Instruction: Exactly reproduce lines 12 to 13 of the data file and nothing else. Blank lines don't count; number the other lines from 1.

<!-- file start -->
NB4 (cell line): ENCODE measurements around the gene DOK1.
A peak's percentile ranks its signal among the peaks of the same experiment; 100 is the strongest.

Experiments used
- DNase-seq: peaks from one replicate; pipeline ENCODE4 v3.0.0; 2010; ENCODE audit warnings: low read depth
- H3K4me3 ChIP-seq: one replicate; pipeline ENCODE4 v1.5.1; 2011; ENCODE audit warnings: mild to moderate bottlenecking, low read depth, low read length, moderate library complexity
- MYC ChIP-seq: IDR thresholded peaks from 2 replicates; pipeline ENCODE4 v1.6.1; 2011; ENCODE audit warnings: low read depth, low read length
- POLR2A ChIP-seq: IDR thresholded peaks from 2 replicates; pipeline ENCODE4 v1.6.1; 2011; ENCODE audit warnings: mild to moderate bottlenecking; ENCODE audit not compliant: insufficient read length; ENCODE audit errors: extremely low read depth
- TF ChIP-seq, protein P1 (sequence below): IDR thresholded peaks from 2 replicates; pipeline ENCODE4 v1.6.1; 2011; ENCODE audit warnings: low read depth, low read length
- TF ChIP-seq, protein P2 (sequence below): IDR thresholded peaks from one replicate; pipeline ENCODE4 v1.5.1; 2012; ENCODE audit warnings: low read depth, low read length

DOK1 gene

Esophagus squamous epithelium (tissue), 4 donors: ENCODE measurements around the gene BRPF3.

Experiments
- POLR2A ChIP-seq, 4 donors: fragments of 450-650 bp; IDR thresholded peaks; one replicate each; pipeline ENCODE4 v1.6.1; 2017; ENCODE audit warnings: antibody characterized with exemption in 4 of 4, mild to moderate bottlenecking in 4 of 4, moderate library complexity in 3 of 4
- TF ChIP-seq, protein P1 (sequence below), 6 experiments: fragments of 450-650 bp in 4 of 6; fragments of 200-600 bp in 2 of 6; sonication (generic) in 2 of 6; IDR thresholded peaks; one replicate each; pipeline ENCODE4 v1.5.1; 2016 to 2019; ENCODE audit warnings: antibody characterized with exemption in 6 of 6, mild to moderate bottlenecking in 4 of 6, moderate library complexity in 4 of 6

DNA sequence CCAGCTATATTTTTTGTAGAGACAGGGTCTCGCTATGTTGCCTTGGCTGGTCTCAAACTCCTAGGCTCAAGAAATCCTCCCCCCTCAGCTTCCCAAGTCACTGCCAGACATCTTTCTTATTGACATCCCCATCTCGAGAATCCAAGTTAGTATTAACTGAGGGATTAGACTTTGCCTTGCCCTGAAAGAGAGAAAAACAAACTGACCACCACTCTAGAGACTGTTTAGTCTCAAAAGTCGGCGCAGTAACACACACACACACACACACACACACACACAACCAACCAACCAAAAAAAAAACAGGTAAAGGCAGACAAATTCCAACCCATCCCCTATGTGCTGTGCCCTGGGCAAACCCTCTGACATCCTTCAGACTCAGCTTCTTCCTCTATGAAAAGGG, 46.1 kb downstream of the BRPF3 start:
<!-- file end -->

Experiments
- POLR2A ChIP-seq, 4 donors: fragments of 450-650 bp; IDR thresholded peaks; one replicate each; pipeline ENCODE4 v1.6.1; 2017; ENCODE audit warnings: antibody characterized with exemption in 4 of 4, mild to moderate bottlenecking in 4 of 4, moderate library complexity in 3 of 4